Verizon: Most Intellectual Property Theft Involves Company InsidersVerizon: Most Intellectual Property Theft Involves Company Insiders
While most cybercrimes originate outside the company, IP theft often comes from within, researchers say
October 25, 2012
Most cybercrimes come from attackers who are outside of your organization. But when it comes to the theft of your most unique and critical data -- your intellectual property -- you should look inside the company first, according to data released this week by Verizon Business.
Verizon is the author of the annual Data Breach Investigations Report (DBIR), which analyzes data from its investigations of large-scale security breaches. The DBIR is considered one of the industry's most reliable breach studies because it collects actual breach data using its own investigations, rather than relying on victim reports.
This week, Verizon released new vertical "cuts" of the DBIR data that provide insights on breaches in specific industries -- including hospitality, retail, health care, and financial services -- as well as a closer look at intellectual property theft.
The data indicates that more than half of incidents involving the theft of intellectual property -- the plans, designs, and other proprietary data that makes companies unique -- involve the participation of a company insider.
"When you look at most types of data breaches, insiders are involved in only a fraction of them," says Wade Baker, managing principal of the risk team at Verizon Business. "IP theft is the one area where insiders are frequently involved."
Two-thirds of the "insiders" who play a role in IP theft are regular employees, the study says. "And these are not necessarily 'super users' or people with extraordinary access," Baker says. "As an industry, we tend to fear the people with the most privilege, such as top executives or IT administrators, but we forget sometimes that, in most companies, the average user is overprivileged, too."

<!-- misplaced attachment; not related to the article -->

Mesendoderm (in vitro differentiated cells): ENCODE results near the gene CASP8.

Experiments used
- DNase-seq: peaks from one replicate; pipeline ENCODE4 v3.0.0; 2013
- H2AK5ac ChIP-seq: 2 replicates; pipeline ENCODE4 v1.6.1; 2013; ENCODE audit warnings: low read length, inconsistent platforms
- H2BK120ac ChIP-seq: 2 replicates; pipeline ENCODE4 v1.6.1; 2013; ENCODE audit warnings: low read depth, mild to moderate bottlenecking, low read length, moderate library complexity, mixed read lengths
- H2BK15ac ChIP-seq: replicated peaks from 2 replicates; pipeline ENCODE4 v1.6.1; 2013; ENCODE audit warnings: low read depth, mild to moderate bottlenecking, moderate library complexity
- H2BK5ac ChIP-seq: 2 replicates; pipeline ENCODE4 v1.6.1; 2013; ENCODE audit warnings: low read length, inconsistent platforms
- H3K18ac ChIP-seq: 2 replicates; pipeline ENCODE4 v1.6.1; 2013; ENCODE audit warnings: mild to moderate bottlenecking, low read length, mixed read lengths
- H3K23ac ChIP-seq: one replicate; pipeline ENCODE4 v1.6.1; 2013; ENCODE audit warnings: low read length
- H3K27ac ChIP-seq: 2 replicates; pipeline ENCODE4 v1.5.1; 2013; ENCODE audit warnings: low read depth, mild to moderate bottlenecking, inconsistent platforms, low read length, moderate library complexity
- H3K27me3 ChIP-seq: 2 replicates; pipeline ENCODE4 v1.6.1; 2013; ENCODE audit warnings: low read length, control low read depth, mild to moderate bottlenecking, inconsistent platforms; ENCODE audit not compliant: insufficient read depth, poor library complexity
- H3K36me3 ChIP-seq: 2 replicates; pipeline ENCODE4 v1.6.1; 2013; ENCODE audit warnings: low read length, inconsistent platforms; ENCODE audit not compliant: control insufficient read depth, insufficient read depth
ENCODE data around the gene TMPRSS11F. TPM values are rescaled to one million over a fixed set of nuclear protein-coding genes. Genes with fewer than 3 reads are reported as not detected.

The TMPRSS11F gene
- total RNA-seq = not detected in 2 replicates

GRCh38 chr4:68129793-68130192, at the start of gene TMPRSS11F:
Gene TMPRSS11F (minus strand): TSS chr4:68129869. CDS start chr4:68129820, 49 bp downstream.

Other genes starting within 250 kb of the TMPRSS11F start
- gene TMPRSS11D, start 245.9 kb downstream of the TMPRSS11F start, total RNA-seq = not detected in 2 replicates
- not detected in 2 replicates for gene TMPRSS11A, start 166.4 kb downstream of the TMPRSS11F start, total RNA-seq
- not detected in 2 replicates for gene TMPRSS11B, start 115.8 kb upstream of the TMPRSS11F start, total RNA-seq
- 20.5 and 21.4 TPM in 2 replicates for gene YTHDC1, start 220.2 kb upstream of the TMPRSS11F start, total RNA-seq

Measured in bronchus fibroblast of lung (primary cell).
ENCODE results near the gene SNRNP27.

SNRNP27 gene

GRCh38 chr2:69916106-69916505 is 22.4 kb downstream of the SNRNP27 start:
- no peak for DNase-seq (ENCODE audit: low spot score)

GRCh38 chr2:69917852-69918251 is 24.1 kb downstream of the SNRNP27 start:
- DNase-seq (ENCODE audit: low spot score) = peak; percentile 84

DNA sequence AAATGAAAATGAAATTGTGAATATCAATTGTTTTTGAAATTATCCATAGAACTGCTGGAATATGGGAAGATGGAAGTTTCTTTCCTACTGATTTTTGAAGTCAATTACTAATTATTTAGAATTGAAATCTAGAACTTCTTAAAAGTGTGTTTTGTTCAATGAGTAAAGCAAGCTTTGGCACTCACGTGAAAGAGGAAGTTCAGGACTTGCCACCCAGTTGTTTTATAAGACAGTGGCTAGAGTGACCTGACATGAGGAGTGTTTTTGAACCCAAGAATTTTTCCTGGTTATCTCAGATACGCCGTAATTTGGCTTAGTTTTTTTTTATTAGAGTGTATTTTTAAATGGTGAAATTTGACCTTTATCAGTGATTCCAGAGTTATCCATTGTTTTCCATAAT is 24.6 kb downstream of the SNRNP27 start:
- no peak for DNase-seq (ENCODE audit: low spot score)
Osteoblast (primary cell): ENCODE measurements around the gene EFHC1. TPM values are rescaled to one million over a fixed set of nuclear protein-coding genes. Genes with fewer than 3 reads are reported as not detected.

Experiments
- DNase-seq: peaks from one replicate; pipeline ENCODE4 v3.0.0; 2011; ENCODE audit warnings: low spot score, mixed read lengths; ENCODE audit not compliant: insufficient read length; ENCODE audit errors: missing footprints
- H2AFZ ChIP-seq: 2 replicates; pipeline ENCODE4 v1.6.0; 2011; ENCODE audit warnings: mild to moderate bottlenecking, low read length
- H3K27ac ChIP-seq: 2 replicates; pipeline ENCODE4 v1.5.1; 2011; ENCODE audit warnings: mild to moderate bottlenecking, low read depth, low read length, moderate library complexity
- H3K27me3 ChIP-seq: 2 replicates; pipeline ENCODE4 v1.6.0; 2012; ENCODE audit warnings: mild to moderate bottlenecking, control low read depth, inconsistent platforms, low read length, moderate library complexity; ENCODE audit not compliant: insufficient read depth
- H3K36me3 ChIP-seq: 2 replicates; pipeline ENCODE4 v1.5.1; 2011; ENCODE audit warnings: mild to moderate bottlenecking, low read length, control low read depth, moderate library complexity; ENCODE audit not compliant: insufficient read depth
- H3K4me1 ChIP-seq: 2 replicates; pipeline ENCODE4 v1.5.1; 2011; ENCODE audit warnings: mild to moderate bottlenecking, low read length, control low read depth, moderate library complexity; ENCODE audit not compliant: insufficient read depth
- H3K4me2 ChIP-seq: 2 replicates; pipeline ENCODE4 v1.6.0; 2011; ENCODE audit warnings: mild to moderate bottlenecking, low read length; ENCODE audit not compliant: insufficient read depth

In many cases, the insider's primary action is the theft or reuse of credentials that provide access to sensitive data, Baker says. Insiders often partner with outsiders, such as business competitors or criminals who bribe insiders to collect data or credentials, he says.
Intellectual property theft can be among the most difficult attacks to detect, Baker states. Some attacks go for years without being detected, and repairing the damage can take a long time, as well, he says.
"Most of the thefts are carried out by determined adversaries who target IP as a shortcut to attaining some manner of strategic, financial, technological or related advantage," the report says. "The attackers generally mix and match their methods until they find a successful combination. Many of these combinations are multiphased and multifaceted."
In addition to the IP theft data, Verizon is offering detailed analyses of data breaches in hospitality, retail, health care, and financial services on its website.
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